The China Decision
What are we to make of Jimmy Carter's stunning about-face on US policy toward China? Most liberals (including Gerald Ford and Richard Nixon) praised the move, calling it a recognition of reality. Most conservatives denounced it, as the spurning of an ally for an enemy and a usurpation of Congress's treaty-making authority. Both views, it seems to us, are off-base.
To begin with, the conservatives are on target in criticizing Carter for abandoning Taiwan (though not for recognizing China). It is quite true that the Nationalist dream of retaking the mainland and its claim to be the true government of China are mere fantasies—fantasies that US policy tacitly encouraged up till now. But facing those realities need not have meant accepting—as Carter did—the Chinese claim that "there is but one China and Taiwan is part of China."
The fact is that Taiwan is a country, in every sense of the word. Economically, it ranks second only to Japan in all of Asia. In 1978 its economy grew by 13 percent, with inflation of less than 7 percent and unemployment of only 2.5 percent. Taiwan's exports totaled $12.5 billion last year—more than double those of China. Yet that incredible output was accomplished by only 17 million people, compared with an estimated billion in China. And despite the fact that only 22 governments now maintain full diplomatic relations with Taiwan, it engages in trade with 140 countries.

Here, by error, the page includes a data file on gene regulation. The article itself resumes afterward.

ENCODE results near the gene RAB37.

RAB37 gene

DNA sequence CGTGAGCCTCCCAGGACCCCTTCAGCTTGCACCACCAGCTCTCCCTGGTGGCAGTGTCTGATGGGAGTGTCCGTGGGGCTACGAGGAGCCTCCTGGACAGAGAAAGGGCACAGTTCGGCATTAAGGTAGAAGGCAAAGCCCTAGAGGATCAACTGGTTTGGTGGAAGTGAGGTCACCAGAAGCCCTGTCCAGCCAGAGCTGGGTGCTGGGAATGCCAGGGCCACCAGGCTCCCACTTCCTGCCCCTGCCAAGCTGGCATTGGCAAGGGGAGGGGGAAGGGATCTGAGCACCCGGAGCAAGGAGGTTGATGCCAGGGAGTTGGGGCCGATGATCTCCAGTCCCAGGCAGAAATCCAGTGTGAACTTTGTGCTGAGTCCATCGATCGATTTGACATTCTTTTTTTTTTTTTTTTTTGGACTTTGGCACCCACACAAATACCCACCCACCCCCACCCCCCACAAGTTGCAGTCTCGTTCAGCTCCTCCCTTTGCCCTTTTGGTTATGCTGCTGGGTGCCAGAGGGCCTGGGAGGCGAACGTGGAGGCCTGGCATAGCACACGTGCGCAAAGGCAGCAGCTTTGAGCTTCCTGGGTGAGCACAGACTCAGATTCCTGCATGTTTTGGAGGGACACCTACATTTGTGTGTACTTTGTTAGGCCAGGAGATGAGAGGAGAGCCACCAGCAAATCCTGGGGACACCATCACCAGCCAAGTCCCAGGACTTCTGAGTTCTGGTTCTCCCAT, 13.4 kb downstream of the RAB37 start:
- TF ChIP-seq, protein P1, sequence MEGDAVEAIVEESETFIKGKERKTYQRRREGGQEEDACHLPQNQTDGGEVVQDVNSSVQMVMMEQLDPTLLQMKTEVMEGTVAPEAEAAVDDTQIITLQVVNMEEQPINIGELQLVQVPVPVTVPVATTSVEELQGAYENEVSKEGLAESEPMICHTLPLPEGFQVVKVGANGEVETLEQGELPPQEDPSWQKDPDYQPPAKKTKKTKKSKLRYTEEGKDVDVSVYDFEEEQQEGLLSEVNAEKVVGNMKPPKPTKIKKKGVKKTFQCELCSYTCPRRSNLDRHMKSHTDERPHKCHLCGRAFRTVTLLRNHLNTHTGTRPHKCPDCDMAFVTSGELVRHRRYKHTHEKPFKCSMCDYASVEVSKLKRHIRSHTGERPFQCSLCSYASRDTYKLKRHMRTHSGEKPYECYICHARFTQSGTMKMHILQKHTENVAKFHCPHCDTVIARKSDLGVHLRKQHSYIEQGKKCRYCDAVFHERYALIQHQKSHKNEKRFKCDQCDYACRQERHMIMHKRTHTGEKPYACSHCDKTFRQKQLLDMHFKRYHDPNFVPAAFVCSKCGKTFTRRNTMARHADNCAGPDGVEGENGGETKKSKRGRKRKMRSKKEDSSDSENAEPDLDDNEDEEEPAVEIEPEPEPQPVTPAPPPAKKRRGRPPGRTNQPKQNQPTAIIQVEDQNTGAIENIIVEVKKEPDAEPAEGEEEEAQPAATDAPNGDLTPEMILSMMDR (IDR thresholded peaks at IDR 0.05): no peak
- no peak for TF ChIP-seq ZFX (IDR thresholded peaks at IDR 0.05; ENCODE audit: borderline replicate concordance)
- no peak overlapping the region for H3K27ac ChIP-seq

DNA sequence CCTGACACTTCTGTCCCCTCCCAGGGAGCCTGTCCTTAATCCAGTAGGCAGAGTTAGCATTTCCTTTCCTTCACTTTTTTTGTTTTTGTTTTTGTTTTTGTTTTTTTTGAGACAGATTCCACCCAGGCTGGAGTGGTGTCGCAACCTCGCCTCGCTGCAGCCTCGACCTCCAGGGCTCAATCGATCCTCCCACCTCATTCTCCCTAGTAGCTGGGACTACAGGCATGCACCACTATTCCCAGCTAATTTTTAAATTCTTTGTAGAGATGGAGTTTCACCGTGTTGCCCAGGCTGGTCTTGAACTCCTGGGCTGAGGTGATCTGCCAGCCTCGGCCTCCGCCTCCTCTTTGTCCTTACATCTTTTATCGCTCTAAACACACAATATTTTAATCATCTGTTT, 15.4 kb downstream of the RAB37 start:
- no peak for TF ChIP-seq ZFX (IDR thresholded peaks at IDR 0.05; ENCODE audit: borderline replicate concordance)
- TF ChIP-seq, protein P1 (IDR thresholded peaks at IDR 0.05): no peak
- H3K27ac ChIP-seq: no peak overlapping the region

Carter could have held out for a two-China policy—a policy of full, normal diplomatic relations with both China and Taiwan. The Chinese government had far more to gain from "normalization" of relations than did ours, given Teng Hsiao-p'ing's urgent drive to modernize the country and bolster it against Soviet threats. Expanded US trade, free of political restraints, is essential to Teng's campaign for the Four Modernizations. A tough, professional negotiating stance by Carter and Brzezinski would very likely have yielded concessions on this point—especially if linked to a phase-out of the US-Taiwan defense treaty.
Indeed, a US policy that insisted on full recognition of the legitimacy of the Taiwan government, and allowed continued sale of US arms for its defense, indefinitely, would probably have done as much to guarantee Taiwan's survival as would continuation of the treaty itself. It is doubtful that the Chinese would take lightly the presence of an official US embassy, together with hundreds of American industrial plants. Would they mount an attack on Taiwan that could be interpreted as an attack on American officials, personnel, and assets?
Holding out for such a policy would have earned Carter no points with professional liberals but would have gained the respect of decent people both here and abroad.
Nevertheless, despite the weakness of Carter's deal, the future of US-China-Taiwan relations may not be as bleak as it appears to many conservatives. To begin with, Taiwan's very economic strength—and the interests of its 140 trading partners—may spare it from outright Chinese attack. Not to mention the Taiwanese air superiority over the 100-mile Taiwan Strait and China's present lack of amphibious troops and landing craft.